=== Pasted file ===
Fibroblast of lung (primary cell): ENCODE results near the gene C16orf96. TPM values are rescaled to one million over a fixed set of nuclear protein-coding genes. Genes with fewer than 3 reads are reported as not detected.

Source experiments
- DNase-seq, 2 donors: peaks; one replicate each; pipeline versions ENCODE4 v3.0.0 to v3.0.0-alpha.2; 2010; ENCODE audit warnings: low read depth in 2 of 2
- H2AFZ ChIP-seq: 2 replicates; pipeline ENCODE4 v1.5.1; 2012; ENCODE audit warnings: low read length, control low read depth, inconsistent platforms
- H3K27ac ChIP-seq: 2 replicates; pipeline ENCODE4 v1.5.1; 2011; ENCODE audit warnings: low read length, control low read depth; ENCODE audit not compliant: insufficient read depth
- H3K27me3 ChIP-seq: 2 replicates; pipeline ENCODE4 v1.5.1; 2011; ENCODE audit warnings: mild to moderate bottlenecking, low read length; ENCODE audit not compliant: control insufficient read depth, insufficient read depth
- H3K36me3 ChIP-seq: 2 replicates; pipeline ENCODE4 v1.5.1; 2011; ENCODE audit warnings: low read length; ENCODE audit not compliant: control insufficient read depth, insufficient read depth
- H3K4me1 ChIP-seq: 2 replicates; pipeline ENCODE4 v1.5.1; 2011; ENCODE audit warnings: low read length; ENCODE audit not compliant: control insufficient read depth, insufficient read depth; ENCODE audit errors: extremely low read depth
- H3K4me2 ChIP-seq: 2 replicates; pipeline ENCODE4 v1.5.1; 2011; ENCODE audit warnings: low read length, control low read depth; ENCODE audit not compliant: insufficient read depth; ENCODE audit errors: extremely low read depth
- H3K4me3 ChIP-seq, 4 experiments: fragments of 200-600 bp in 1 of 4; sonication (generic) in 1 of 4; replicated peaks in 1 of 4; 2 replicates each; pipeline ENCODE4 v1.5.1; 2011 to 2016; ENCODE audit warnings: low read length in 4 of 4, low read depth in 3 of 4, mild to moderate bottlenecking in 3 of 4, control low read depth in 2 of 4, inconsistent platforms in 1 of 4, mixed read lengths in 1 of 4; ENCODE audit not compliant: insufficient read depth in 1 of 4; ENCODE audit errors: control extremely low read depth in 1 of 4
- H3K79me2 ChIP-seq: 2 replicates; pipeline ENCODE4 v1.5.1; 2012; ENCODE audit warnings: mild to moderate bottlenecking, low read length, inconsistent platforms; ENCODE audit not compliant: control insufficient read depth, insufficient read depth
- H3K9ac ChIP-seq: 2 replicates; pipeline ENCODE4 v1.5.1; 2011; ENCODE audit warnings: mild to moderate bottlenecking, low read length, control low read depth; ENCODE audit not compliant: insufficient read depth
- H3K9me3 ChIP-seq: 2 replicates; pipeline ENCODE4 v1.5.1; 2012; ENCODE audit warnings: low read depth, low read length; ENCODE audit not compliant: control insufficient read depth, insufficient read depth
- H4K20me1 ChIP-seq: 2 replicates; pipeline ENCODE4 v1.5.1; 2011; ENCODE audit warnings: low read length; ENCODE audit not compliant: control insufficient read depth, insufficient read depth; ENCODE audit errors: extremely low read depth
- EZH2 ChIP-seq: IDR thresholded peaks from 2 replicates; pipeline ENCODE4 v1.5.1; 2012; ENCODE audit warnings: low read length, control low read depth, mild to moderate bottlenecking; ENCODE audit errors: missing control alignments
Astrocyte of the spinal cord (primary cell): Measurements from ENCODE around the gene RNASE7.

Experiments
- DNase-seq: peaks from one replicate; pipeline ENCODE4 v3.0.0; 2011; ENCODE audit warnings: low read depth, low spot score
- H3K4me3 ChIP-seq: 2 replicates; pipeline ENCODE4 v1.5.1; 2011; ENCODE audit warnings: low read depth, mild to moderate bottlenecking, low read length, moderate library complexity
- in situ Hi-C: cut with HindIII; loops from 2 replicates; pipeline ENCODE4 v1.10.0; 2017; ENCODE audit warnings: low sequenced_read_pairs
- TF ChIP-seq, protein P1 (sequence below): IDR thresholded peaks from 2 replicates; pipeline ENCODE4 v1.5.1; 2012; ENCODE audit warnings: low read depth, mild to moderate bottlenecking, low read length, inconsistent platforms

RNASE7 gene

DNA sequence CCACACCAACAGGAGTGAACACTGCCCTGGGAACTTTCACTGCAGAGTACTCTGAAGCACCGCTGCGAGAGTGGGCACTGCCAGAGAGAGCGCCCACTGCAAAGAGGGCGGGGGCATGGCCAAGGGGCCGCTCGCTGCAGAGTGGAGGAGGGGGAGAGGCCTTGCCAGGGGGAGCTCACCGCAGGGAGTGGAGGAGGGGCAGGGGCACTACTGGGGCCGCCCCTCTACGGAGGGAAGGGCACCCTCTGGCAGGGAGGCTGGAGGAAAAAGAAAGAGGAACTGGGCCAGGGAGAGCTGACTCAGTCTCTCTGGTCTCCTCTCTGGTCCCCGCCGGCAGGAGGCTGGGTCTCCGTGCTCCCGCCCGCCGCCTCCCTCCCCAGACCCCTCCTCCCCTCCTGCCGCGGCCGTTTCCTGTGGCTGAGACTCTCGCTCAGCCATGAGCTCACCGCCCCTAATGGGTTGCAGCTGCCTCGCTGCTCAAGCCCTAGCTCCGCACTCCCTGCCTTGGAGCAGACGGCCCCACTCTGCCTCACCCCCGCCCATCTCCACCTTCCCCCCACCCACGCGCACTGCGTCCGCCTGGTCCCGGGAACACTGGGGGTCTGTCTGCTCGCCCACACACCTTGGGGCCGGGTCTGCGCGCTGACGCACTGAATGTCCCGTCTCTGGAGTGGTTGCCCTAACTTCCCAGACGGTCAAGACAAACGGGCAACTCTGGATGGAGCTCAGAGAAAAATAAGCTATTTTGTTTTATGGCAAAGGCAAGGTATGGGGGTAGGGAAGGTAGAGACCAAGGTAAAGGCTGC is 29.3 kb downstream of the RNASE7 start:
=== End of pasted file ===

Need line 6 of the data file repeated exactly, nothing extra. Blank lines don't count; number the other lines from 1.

- H3K27me3 ChIP-seq: 2 replicates; pipeline ENCODE4 v1.5.1; 2011; ENCODE audit warnings: mild to moderate bottlenecking, low read length; ENCODE audit not compliant: control insufficient read depth, insufficient read depth